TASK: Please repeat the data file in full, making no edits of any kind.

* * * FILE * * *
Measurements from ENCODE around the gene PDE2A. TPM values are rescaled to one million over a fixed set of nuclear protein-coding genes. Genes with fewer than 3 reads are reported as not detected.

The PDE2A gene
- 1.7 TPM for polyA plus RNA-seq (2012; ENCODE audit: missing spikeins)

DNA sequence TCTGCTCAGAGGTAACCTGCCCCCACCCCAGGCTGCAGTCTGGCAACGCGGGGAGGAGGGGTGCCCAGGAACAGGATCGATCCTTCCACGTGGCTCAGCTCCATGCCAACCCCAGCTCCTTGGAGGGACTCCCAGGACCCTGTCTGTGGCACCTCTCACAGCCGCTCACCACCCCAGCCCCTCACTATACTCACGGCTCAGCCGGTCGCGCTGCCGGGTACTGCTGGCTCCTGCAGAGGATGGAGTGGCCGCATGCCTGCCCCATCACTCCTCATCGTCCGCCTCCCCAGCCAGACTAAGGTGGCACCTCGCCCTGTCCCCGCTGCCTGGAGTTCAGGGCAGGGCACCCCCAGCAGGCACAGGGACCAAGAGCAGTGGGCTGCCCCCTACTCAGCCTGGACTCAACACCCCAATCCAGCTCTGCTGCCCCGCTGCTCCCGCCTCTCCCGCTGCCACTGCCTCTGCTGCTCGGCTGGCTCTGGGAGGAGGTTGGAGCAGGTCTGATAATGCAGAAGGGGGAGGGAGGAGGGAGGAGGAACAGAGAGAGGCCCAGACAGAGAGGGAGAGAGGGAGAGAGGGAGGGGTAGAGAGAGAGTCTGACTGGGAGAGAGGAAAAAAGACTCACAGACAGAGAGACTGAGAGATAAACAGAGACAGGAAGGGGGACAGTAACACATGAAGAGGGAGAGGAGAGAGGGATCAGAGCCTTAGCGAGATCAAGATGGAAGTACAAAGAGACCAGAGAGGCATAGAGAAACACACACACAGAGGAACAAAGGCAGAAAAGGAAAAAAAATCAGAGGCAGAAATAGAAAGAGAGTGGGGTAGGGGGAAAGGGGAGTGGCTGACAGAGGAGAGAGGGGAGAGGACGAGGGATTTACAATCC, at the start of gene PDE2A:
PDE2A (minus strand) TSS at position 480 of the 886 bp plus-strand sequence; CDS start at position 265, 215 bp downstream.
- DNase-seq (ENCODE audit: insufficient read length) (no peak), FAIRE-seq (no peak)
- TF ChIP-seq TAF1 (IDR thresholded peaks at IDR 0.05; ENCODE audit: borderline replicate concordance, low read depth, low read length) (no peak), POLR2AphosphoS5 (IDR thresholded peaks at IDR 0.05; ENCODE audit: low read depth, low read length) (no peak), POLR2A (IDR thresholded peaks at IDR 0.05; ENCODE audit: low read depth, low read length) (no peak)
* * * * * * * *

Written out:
Measurements from ENCODE around the gene PDE2A. TPM values are rescaled to one million over a fixed set of nuclear protein-coding genes. Genes with fewer than 3 reads are reported as not detected.

The PDE2A gene
- 1.7 TPM for polyA plus RNA-seq (2012; ENCODE audit: missing spikeins)

DNA sequence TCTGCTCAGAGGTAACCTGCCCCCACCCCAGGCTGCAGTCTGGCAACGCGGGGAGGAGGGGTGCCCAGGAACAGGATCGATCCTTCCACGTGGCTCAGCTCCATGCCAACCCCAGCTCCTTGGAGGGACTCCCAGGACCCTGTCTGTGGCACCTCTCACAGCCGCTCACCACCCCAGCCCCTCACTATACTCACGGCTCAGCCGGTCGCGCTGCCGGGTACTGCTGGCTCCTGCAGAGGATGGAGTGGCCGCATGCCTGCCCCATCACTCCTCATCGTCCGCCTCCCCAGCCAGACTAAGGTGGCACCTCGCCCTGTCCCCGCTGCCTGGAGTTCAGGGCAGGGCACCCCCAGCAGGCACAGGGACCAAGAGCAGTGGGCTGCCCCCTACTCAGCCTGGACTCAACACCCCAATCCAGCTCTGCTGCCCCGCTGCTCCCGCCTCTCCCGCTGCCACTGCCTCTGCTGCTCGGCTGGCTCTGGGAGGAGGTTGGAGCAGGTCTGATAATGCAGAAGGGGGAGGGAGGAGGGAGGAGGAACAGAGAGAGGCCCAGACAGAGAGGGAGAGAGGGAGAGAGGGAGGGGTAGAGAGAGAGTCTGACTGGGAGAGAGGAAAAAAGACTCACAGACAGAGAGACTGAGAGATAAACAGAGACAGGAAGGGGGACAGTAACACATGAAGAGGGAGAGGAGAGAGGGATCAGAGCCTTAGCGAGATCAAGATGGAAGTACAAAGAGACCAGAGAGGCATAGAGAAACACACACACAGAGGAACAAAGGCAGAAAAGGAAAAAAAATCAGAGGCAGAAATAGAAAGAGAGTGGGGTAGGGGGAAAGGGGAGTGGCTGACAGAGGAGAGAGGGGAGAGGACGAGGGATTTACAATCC, at the start of gene PDE2A:
PDE2A (minus strand) TSS at position 480 of the 886 bp plus-strand sequence; CDS start at position 265, 215 bp downstream.
- DNase-seq (ENCODE audit: insufficient read length) (no peak), FAIRE-seq (no peak)
- TF ChIP-seq TAF1 (IDR thresholded peaks at IDR 0.05; ENCODE audit: borderline replicate concordance, low read depth, low read length) (no peak), POLR2AphosphoS5 (IDR thresholded peaks at IDR 0.05; ENCODE audit: low read depth, low read length) (no peak), POLR2A (IDR thresholded peaks at IDR 0.05; ENCODE audit: low read depth, low read length) (no peak)